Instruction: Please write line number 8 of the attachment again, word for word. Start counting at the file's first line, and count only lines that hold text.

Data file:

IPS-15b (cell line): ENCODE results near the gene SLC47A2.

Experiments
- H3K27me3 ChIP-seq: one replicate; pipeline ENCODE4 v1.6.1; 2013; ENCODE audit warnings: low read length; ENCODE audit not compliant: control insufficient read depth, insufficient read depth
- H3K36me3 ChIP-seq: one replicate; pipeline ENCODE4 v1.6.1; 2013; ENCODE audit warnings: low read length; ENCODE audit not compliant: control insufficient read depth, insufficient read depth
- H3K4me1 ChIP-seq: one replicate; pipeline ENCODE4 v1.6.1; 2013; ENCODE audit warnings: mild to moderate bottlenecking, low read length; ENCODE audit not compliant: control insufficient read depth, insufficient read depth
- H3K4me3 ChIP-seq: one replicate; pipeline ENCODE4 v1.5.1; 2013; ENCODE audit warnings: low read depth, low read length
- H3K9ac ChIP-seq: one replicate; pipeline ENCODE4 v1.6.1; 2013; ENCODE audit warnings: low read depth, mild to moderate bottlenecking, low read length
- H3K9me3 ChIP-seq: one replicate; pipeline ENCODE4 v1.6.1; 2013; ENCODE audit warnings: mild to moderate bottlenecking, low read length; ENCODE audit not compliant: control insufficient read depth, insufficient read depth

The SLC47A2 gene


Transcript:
- H3K9me3 ChIP-seq: one replicate; pipeline ENCODE4 v1.6.1; 2013; ENCODE audit warnings: mild to moderate bottlenecking, low read length; ENCODE audit not compliant: control insufficient read depth, insufficient read depth